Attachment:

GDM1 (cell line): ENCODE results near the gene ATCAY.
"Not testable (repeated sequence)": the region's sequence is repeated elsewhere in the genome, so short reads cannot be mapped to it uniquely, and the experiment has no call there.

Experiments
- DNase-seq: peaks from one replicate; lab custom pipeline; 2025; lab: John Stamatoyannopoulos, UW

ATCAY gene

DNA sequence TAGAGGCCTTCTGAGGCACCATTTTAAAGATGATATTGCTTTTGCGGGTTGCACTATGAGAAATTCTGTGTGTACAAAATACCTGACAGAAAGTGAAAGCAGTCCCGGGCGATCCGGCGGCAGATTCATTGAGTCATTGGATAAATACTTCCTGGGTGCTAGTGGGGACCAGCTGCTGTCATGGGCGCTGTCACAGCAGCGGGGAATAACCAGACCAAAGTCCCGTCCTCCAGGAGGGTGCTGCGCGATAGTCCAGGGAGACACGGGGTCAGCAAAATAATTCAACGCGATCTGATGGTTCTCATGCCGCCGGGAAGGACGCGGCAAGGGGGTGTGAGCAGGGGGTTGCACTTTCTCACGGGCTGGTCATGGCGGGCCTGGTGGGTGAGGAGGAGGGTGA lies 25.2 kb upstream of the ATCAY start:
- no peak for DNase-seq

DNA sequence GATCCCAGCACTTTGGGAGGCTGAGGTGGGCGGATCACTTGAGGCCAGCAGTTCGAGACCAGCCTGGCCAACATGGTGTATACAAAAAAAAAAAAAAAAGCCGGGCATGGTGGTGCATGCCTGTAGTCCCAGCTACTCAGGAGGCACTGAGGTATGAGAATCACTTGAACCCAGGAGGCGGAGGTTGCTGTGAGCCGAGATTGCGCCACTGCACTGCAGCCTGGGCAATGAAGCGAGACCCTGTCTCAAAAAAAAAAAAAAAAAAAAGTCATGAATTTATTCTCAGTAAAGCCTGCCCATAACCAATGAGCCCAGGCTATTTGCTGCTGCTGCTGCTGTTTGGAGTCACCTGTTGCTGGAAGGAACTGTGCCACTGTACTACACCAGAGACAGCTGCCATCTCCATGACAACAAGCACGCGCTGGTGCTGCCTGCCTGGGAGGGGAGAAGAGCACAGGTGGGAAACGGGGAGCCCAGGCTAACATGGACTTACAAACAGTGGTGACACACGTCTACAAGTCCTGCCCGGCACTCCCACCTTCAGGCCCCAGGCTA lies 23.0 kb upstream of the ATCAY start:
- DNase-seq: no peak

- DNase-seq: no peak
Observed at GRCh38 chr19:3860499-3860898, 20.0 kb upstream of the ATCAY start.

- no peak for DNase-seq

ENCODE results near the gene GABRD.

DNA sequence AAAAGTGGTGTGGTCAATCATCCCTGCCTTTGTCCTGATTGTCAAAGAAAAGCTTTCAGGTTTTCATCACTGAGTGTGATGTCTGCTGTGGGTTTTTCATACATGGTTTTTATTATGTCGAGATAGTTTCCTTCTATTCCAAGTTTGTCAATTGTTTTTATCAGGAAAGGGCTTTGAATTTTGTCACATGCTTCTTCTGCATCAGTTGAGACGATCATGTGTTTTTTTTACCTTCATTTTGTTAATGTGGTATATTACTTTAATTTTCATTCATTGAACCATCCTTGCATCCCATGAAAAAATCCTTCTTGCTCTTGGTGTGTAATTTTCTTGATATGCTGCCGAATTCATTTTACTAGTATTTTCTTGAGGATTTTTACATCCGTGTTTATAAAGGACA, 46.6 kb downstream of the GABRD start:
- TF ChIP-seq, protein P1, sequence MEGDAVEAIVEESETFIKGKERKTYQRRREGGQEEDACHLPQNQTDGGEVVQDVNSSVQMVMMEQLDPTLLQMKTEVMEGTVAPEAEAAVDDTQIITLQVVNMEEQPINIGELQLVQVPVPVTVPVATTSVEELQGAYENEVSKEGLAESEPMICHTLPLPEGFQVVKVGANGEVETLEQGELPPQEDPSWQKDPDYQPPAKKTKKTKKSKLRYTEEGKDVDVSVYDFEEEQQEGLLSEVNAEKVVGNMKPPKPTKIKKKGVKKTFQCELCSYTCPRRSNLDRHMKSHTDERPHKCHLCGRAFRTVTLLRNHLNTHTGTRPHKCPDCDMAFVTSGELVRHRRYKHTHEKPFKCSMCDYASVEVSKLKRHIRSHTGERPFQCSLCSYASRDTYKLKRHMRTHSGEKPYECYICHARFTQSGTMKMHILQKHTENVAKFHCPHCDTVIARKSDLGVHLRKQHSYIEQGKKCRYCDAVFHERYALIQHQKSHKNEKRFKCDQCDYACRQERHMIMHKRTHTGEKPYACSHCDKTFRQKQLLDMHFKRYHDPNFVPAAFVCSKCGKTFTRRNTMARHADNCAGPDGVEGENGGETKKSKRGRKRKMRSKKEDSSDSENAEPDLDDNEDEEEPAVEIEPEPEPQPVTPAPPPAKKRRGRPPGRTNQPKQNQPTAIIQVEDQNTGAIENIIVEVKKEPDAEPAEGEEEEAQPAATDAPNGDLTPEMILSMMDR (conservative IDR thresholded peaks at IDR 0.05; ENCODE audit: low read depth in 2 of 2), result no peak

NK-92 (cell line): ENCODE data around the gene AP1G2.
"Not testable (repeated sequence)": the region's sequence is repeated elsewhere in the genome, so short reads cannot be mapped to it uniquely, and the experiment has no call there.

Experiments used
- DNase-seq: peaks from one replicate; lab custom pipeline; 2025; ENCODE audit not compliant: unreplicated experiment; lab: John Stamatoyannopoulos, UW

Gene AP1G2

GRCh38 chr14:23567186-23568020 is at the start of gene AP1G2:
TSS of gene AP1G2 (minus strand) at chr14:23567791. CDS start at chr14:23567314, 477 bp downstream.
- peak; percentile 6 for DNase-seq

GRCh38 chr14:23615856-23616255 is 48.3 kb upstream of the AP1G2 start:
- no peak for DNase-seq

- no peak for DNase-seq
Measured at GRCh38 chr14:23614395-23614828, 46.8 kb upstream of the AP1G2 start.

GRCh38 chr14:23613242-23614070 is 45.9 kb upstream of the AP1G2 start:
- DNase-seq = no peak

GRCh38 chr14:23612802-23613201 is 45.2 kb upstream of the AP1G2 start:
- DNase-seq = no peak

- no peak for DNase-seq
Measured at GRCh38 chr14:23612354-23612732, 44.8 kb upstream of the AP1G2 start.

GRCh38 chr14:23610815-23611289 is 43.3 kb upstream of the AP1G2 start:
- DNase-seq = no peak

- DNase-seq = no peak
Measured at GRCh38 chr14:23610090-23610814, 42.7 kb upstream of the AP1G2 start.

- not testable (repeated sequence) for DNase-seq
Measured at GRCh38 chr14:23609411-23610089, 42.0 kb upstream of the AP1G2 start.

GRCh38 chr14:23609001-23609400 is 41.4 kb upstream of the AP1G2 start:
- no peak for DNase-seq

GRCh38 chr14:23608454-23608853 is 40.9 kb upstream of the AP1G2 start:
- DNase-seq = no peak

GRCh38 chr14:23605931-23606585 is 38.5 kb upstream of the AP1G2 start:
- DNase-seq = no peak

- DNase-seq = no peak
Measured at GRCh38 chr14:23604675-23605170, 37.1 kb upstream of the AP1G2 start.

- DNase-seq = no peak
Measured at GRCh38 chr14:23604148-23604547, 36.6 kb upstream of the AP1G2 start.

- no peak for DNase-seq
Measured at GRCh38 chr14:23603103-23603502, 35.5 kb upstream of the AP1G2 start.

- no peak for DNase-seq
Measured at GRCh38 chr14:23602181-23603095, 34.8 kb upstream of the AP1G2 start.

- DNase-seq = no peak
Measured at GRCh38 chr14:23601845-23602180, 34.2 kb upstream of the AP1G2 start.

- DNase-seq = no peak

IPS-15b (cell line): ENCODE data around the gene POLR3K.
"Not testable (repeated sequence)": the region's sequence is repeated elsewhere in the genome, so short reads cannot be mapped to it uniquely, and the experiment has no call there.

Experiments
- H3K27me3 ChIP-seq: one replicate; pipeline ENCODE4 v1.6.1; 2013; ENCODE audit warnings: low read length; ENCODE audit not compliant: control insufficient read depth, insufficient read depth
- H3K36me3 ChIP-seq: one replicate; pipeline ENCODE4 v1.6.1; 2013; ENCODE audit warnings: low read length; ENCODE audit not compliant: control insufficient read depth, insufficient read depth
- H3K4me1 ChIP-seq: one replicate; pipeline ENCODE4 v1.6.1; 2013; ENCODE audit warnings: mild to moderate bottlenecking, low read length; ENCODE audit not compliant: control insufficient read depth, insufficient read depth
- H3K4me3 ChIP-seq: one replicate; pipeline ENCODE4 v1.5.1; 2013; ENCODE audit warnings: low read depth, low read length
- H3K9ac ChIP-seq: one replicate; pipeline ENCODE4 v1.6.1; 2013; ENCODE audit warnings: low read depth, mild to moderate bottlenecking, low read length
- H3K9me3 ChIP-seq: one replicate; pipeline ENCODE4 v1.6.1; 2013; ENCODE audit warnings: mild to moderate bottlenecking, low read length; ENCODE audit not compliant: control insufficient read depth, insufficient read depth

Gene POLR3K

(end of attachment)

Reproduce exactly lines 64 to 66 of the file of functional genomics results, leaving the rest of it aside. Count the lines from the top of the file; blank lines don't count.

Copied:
- H3K9ac ChIP-seq: one replicate; pipeline ENCODE4 v1.6.1; 2013; ENCODE audit warnings: low read depth, mild to moderate bottlenecking, low read length
- H3K9me3 ChIP-seq: one replicate; pipeline ENCODE4 v1.6.1; 2013; ENCODE audit warnings: mild to moderate bottlenecking, low read length; ENCODE audit not compliant: control insufficient read depth, insufficient read depth

Gene POLR3K